By Kathy Kelly
“It’s not normal for people to live like this,” says Iman Saleh, now on her twelfth day of a hunger strike demanding an end to war in Yemen.
April 10, 2021: Since March 29th, in Washington, D.C., Iman Saleh, age 26, has been on a hunger strike to demand an end to the war in Yemen. She is joined by five others from her group, The Yemeni Liberation Movement. The hunger strikers point out that enforcement of the Saudi Coalition led blockade relies substantially on U.S. weaponry.
Saleh decries the prevention of fuel from entering a key port in Yemen’s northern region.
“When people think of famine, they wouldn’t consider fuel as contributing to that, but when you’re blocking fuel from entering the main port of a country, you’re essentially crippling the entire infrastructure,” said Saleh “You can’t transport food, you can’t power homes, you can’t run hospitals without fuel.”
Green Economics is about doing business in new ways and changing business models to meet market demands of the emerging global circular economy. The following UN Case Study: Product Lifetime Extension: Caterpillar, how Caterpillar’s business model of re-manufacturing highlights the benefits to their customers, for its business and the environment. Also how the remanufacturing process can provide solutions that contribute to more sustainable production and consumption models.
This case study presents a successful business strategy to extend products lifetime. The aim with of this case study is to inspire and encourage organizations to shift to more circular models, to improve their business models towards prolonging or extending a product’s lifetime.
Shrimper begins hunger strike to pressure Biden Administration to withdraw Matagorda Bay, TX dredging permit for oil exports
Point Comfort, April 7 — Today, 4th-generation shrimper, activist, and author Diane Wilson began a hunger strike at the waterfront of Lavaca Bay to demand that the Biden Administration stop the dredging of the mercury-contaminated Matagorda Ship Channel permitted by the US Army Corps of Engineers. The dredging, which has not begun, would allow for the construction and operation of a new crude oil export terminal proposed by oil company Max Midstream.
Members of El Maizal Commune celebrating their 12 year anniversary.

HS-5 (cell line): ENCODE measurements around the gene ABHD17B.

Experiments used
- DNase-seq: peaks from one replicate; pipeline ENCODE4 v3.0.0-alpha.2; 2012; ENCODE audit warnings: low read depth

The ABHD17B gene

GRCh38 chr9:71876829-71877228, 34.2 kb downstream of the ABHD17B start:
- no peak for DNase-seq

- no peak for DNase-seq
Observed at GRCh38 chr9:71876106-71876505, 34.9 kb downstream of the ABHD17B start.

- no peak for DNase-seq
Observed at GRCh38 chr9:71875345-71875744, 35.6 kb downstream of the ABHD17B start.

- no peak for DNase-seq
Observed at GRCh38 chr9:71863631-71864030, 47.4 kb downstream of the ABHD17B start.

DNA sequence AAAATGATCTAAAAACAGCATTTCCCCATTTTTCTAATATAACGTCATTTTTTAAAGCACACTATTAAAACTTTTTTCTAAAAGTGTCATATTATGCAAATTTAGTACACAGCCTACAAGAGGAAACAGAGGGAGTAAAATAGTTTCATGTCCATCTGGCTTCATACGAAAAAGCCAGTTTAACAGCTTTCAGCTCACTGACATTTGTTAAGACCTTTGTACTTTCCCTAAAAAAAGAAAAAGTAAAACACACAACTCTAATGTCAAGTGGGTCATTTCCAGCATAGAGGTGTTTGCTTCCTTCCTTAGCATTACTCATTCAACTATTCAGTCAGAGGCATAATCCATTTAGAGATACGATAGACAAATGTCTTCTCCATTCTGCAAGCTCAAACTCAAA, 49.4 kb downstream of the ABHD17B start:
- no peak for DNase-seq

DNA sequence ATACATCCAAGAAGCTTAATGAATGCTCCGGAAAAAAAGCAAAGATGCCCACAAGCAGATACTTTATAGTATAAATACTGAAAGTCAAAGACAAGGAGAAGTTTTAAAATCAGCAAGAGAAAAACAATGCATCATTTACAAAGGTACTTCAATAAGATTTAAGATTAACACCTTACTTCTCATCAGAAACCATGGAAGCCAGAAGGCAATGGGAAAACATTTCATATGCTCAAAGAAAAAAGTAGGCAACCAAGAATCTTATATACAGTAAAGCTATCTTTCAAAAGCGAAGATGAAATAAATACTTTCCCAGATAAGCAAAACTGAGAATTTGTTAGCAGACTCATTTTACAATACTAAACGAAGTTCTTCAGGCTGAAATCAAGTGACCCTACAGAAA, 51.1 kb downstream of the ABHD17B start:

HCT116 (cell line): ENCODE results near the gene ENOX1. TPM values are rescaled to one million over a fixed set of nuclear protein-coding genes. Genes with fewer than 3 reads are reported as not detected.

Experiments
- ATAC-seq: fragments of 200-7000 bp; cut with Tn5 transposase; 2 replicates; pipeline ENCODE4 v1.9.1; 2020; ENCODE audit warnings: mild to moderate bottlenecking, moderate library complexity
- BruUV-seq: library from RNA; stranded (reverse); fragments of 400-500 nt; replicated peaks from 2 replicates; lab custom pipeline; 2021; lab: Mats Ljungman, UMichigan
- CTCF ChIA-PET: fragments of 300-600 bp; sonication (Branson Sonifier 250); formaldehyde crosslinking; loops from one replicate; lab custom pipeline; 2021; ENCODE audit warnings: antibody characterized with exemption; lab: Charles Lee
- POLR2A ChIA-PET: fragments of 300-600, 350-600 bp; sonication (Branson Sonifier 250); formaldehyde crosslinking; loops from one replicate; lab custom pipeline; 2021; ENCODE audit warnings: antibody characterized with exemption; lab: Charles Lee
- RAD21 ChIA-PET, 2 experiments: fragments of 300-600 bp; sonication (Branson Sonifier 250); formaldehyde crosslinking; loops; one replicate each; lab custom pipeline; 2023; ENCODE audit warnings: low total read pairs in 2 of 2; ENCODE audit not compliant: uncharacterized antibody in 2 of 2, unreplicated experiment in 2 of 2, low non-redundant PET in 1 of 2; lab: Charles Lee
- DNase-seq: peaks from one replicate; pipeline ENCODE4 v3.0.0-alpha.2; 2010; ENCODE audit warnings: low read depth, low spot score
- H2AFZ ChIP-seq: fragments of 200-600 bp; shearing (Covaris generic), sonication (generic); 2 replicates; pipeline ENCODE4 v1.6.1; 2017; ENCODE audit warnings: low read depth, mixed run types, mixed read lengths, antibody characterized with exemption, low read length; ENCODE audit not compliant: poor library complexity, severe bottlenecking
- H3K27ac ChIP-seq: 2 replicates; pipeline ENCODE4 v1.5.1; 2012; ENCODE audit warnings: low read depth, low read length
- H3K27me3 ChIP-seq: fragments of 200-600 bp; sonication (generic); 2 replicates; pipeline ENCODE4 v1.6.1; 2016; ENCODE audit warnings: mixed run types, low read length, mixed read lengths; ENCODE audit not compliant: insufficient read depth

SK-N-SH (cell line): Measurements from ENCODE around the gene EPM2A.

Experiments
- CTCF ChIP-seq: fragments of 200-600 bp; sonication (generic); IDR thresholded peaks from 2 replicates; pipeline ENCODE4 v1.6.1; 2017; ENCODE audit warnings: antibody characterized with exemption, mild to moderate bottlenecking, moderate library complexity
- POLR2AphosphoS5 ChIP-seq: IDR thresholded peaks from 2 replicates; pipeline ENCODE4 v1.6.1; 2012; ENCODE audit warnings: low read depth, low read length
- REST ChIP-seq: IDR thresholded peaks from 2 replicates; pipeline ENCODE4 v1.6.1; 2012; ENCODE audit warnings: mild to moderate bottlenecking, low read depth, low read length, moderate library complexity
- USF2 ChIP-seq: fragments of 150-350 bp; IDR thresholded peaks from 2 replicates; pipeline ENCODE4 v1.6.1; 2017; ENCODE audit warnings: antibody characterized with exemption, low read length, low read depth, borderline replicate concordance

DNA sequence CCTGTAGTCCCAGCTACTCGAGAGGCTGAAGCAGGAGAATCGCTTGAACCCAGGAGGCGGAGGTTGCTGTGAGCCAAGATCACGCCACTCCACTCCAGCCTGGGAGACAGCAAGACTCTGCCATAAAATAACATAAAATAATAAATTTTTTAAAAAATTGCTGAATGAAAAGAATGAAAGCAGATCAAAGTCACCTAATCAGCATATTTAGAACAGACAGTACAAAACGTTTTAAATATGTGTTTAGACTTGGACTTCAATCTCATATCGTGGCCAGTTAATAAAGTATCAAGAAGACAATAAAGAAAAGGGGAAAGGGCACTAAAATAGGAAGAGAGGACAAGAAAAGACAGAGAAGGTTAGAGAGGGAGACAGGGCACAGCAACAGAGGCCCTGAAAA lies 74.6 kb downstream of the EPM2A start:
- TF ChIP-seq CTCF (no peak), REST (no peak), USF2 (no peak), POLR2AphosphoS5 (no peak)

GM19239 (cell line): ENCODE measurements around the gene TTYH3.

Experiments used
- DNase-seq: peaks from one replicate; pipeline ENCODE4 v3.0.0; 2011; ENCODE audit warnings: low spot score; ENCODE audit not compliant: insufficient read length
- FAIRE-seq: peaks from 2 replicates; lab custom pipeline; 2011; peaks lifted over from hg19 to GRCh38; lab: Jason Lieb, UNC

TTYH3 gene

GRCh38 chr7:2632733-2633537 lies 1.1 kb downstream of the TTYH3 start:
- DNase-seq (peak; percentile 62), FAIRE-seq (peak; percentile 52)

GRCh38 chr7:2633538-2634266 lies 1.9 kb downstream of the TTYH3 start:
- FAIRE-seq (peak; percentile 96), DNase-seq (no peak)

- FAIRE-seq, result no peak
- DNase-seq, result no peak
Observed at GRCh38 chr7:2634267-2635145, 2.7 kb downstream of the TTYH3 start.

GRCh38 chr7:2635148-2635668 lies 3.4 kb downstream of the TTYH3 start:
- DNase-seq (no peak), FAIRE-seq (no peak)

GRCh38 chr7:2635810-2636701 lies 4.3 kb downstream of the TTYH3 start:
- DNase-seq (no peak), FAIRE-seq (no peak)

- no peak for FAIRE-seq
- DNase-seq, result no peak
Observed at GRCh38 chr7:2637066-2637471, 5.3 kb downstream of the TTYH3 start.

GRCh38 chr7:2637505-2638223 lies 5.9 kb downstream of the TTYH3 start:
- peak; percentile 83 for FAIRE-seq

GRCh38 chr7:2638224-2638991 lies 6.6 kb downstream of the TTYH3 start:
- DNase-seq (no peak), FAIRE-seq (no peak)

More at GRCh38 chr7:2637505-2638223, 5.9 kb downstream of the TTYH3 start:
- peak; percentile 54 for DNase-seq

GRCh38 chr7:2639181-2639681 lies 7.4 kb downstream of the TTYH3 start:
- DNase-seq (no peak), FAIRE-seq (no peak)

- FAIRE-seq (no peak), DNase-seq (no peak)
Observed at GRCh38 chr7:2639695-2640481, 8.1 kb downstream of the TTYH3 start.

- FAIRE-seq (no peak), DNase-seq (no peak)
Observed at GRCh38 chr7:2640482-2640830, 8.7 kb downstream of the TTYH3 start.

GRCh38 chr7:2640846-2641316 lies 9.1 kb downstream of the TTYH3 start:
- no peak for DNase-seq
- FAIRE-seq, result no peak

By Leonardo Flores
The January 6th raid on the Capitol and the pandemic that has upended the lives of every American seemingly have nothing to do with Venezuela. But the effects they had on U.S. political and economic stability offer a glimpse into what Venezuelans have been going through for the past several years of failed coups and sanctions.
Remember how January 6th felt? The shock, confusion and fear. The constant refreshing of Twitter feeds or eyes glued to cable news, watching a bunch of extremists attempt to overthrow the government. The not knowing what was going to happen next and whether it would impact our daily lives.
For Venezuelans, there is no one “January 6.” There are at least half a dozen. An equivalent date could be January 23, 2019, when little-known opposition figure Juan Guaidó, who only weeks earlier had been appointed president of the National Assembly seemingly out of nowhere, declared himself “interim president” of the country with U.S. backing.
This month Sustainable Development Goal the Local Peace Economy is working on is Good Health and Well-Being to ensure healthy lives and promote well-being for all ages within our local communities. Ensuring healthy lives and promoting well-being is important to building prosperous communities.
The pandemic has shown that in rich and poor countries alike, a health emergency can push people into bankruptcy or poverty and most countries, especially poor countries, have insufficient health facilities, medical supplies and health care workers for the surge in demand. It has also come apparent that global pandemics requires a global response. First trying to control the virus, second developing a vaccine and third vaccinating people around the earth in order to bring the virus under control. Likewise to keep people healthy in local communities around the earth will also take a global effort.